Elford first came into contact with the 2J when competing at the Can-Am Watkins Glen round for Porsche. The Brit and his fellow competitors found the 2J as baffling as it was breathtaking.
“I think we all just thought ‘Jesus Christ, how the hell does that work?’ he recalls, “I mean I’d seen some of Jim Hall’s creations before, [but] I guess we were all a bit shocked!”
In an age when the designs of other Can-Am vehicles might be described as fantastical, the 2J was somehow shockingly functional in its space-age tendencies. The plain liveried car, with its lightweight fibreglass body which covered the rear-wheels before being brutally cut off at the point where the turbines emerged, was described by Motor Sport’s David Gordon as “the big white shoebox”.
GM had pulled in one Jackie Stewart to pilot the 2J for its debut at the Glen. In his book Faster, the Scot was wide-eyed in his description of the car’s capabilities.
“The car’s traction, its ability to brake and go deeply into the corners, is something I’ve never experienced before in a car this size or bulk,” he said, “Its adhesion is such that it seems to be able to take unorthodox lines through turns, and this, of course, is intriguing.”
Certain components couldn’t take the strain of the loads they were put under. After problems in qualifying with the auxiliary engine (which was being run full-throttle the entire time) meant the car couldn’t exploit its full downforce potential, Stewart then retired from the race with brake failure – but only after setting the fastest lap.
“Adapting to it mentally is difficult because no other car has gone around a corner this fast”
After the race, Elford received a phone call from the Chaparral boys, who were coincidentally staying at the same hotel as him.
“I went to Jim’s room. He said to me ‘Well, you saw the Chaparral today. Would you like to drive it?’ I replied, ‘C’mon Jim, you’ve got Jackie Stewart driving!’
“He said: “That was just a one-off PR thing with General Motors. We now need a proper driver for the rest of the year. We’ve been looking at people and we think you’re the best one that we’ve seen out there – to understand the engineering, work with the engineers, and drive the car into the bargain. So how about it?’
“And I said ‘Of course, love to. Thank you very much!’ So that was how it all started.”
Chaparral’s newest driver flew out to Midland, Texas to start testing the car. The sleepy desert town was home to Chaparral’s workshop and also their bespoke testing track – Rattlesnake Raceway.
In spite of the wide variety of machinery he’d already sampled, the Chaparral 2J was like nothing else Elford ever encountered.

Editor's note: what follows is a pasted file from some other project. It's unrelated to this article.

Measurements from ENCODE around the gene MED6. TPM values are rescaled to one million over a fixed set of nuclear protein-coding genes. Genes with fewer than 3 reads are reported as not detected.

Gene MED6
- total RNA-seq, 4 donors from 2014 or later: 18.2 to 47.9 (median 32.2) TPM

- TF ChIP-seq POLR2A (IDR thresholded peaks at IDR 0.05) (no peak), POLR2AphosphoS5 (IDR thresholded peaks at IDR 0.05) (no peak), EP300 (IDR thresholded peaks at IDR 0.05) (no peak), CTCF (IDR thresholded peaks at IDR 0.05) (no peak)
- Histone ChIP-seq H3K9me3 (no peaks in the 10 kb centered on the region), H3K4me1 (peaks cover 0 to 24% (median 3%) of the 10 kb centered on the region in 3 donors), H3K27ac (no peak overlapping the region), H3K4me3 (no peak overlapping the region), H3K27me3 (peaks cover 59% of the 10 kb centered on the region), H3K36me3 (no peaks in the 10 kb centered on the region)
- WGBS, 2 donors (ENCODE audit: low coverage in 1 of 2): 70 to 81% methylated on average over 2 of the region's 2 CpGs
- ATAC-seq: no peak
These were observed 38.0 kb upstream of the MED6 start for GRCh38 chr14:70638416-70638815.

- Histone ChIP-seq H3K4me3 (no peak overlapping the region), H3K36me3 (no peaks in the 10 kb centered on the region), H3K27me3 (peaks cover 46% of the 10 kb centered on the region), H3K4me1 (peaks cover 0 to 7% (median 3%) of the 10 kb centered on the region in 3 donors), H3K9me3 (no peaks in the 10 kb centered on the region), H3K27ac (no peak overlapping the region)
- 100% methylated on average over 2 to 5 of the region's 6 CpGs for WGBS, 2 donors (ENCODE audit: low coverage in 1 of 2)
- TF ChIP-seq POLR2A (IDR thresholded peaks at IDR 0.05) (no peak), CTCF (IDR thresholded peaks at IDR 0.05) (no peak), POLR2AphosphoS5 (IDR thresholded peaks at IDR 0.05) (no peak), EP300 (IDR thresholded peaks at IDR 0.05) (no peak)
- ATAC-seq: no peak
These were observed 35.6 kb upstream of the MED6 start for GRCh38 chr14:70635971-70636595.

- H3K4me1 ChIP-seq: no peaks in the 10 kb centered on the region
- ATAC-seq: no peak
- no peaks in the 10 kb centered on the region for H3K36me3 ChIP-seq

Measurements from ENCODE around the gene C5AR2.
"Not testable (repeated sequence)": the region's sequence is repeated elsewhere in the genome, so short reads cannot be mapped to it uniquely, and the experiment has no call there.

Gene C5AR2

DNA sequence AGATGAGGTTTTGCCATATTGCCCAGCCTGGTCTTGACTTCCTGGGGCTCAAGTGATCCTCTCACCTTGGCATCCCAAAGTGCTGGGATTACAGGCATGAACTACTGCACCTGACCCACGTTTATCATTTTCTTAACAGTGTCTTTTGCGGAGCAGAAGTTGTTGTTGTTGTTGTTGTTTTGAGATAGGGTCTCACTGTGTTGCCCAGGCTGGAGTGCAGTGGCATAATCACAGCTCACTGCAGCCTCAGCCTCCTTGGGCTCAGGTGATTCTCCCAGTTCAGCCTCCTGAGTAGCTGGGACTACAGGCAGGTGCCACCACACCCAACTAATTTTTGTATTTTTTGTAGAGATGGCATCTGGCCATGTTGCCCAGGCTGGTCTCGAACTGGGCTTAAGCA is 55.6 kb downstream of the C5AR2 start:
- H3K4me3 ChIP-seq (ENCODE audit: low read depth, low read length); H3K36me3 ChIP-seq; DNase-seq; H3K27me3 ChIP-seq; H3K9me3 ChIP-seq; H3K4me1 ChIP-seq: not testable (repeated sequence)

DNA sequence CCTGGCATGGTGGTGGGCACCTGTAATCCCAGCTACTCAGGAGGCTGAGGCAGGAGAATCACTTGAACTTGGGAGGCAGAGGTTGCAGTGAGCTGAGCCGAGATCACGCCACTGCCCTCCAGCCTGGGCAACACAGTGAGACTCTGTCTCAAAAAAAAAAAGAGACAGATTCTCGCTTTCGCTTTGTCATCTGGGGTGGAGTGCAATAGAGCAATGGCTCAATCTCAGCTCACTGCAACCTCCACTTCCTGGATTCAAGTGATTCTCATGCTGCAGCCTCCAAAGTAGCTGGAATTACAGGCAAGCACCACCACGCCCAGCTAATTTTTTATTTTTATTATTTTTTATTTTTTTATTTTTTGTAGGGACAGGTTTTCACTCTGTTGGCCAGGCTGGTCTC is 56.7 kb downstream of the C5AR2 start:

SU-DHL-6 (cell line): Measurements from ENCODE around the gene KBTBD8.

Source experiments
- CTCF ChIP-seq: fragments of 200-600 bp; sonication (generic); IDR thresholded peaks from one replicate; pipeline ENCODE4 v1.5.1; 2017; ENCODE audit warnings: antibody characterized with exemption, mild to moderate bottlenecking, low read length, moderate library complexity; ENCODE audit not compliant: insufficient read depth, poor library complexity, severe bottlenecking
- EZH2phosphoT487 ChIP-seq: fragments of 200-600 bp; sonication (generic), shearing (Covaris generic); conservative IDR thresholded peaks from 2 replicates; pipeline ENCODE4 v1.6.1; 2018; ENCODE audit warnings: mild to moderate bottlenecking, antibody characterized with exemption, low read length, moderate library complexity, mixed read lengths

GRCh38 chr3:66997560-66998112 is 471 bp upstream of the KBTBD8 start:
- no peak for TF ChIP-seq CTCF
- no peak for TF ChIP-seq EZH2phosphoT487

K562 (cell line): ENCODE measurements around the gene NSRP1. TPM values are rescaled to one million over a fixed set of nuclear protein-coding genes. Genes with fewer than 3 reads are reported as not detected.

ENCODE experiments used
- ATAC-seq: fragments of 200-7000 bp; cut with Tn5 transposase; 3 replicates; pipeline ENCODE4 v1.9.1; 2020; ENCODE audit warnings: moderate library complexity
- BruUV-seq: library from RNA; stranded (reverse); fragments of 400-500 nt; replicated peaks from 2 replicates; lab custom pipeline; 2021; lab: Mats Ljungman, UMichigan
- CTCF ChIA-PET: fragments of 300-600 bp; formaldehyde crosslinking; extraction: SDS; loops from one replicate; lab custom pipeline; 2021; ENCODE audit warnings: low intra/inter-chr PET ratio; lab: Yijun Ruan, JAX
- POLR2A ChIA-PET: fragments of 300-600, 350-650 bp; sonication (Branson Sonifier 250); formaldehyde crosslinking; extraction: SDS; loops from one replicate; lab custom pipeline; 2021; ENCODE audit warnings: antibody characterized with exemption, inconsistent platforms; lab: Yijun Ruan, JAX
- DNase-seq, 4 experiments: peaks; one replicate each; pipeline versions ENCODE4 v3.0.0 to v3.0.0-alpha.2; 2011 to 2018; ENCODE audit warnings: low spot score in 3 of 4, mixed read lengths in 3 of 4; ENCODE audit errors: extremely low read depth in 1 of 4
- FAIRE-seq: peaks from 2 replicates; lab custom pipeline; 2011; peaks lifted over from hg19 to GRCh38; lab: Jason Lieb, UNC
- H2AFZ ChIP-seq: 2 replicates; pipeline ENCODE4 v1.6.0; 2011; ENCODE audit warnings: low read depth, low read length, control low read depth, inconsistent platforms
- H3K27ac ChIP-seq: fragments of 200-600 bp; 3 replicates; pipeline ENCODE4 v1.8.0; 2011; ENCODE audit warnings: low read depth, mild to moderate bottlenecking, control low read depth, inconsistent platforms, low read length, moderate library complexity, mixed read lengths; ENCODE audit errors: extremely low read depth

“Driving the car was just out of this world,” he says, “The [start-up] procedure was a bit like an aeroplane I suppose. You didn’t just jump into first gear and drive away.
“I would put my left foot hard on the brake to make sure it didn’t go anywhere. Then I would fire-up the little engine which would immediately start to drive those two monster fans at the back, sucking up the air underneath.
“When I did this the car would literally go: ‘Shhhp!’ and lower itself down to the ground by about two and a half inches.”
Such was the sucking power of the turbines, the car would move of its own accord at about 30mph, hence the driver needing to have his foot on the brake throughout the start-up procedure.
“I drove around the outside of Denny in third gear. He went into the pits and sulked for the next half an hour.”
The new driver/car combination’s first race was at Road Atlanta, Round 6 of the 1970 Can-Am season.
Despite its obvious promise, the car had so far only driven a few laps in competitive anger. In Motor Sport’s race report at the time, Elford described the challenge of driving such an ‘easy’ car:
“You get to the stage of thinking that it’s just not possible that the car can go around any corner at that speed,” he said, “and adapting to it mentally is the most difficult approach because no other car has ever gone around a corner as fast as this one… Another great thing about the suction is that it doesn’t allow the car’s handling characteristics to change as you go through a corner … Whichever way it’s set it remains like that at all times, whether it’s a slow corner or a fast swerve – it remains absolutely constant”.
Elford’s eventual confidence in the car translated into pole position for the race, taken by 1.26sec ahead of McLaren’s Denny Hulme.
Come race day though, it all started to fall apart. Chaparral’s sluggish getaway at the start didn’t help.
“The problem was I only had a three-speed gearbox,” Elford explains, “They [Hulme, McLaren’s Peter Gethin and Lola’s Peter Revson] all had four. Although I was way out [in first] on the starting grid with a rolling start, they all went by me at the startline.”
Ignition issues put the 2J out but things were looking good for the next round at Laguna Seca.
Elford didn’t disappoint, taking pole once more. On this occasion, it was an even bigger margin of 1.8sec despite the Monterey circuit being particularly short. The Chaparral’s drubbing of the opposition was described by Motor Sport’s David Gordon as a “demoralisation process”.
“I went around [Laguna Seca in] 59sec and it was about five years before the next car managed to go under a minute – and then that was an IndyCar anyway,” says Elford.
However, come the warm-up, reliability gremlins struck again. This time, the Chevrolet engine fell on its own sword as a connecting rod punched a hole through the block.
“I remember people coming up to me, throwing their arms around me, sobbing in the paddock and saying, ‘Please go and change the engine, it only takes a couple of hours to change a Can-Am engine!” Elford remembers, laughing.
“And it probably did in a McLaren. But it took all day in a Chaparral, because you had to literally take the whole damn car apart!”